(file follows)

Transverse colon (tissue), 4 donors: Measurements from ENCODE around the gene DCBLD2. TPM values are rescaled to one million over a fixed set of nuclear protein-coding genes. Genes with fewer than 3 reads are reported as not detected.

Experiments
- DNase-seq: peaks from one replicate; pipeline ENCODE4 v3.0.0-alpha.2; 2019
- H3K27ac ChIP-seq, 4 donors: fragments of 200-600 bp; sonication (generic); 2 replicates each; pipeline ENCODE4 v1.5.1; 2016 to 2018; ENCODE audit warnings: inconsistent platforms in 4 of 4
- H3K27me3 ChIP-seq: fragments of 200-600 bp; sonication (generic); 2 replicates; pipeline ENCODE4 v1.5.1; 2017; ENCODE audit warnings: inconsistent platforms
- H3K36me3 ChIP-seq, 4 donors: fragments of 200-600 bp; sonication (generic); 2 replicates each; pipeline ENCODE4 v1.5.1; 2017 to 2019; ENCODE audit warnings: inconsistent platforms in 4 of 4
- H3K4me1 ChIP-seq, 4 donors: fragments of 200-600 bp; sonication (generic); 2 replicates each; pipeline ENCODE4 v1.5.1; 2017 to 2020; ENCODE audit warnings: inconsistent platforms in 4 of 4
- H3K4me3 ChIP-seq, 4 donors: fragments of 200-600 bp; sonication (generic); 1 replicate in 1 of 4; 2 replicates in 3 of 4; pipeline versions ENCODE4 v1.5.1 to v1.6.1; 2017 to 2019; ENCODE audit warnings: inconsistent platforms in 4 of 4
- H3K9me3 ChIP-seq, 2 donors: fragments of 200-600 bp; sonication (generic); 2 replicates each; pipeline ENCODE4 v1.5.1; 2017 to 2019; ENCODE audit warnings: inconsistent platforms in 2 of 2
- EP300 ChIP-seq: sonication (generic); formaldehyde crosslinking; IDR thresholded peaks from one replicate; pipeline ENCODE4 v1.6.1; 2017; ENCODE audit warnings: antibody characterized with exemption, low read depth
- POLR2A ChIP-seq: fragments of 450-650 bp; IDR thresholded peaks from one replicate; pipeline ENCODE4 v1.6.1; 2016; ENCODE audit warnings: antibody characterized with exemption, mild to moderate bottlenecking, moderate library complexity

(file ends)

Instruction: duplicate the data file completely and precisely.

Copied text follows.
Transverse colon (tissue), 4 donors: Measurements from ENCODE around the gene DCBLD2. TPM values are rescaled to one million over a fixed set of nuclear protein-coding genes. Genes with fewer than 3 reads are reported as not detected.

Experiments
- DNase-seq: peaks from one replicate; pipeline ENCODE4 v3.0.0-alpha.2; 2019
- H3K27ac ChIP-seq, 4 donors: fragments of 200-600 bp; sonication (generic); 2 replicates each; pipeline ENCODE4 v1.5.1; 2016 to 2018; ENCODE audit warnings: inconsistent platforms in 4 of 4
- H3K27me3 ChIP-seq: fragments of 200-600 bp; sonication (generic); 2 replicates; pipeline ENCODE4 v1.5.1; 2017; ENCODE audit warnings: inconsistent platforms
- H3K36me3 ChIP-seq, 4 donors: fragments of 200-600 bp; sonication (generic); 2 replicates each; pipeline ENCODE4 v1.5.1; 2017 to 2019; ENCODE audit warnings: inconsistent platforms in 4 of 4
- H3K4me1 ChIP-seq, 4 donors: fragments of 200-600 bp; sonication (generic); 2 replicates each; pipeline ENCODE4 v1.5.1; 2017 to 2020; ENCODE audit warnings: inconsistent platforms in 4 of 4
- H3K4me3 ChIP-seq, 4 donors: fragments of 200-600 bp; sonication (generic); 1 replicate in 1 of 4; 2 replicates in 3 of 4; pipeline versions ENCODE4 v1.5.1 to v1.6.1; 2017 to 2019; ENCODE audit warnings: inconsistent platforms in 4 of 4
- H3K9me3 ChIP-seq, 2 donors: fragments of 200-600 bp; sonication (generic); 2 replicates each; pipeline ENCODE4 v1.5.1; 2017 to 2019; ENCODE audit warnings: inconsistent platforms in 2 of 2
- EP300 ChIP-seq: sonication (generic); formaldehyde crosslinking; IDR thresholded peaks from one replicate; pipeline ENCODE4 v1.6.1; 2017; ENCODE audit warnings: antibody characterized with exemption, low read depth
- POLR2A ChIP-seq: fragments of 450-650 bp; IDR thresholded peaks from one replicate; pipeline ENCODE4 v1.6.1; 2016; ENCODE audit warnings: antibody characterized with exemption, mild to moderate bottlenecking, moderate library complexity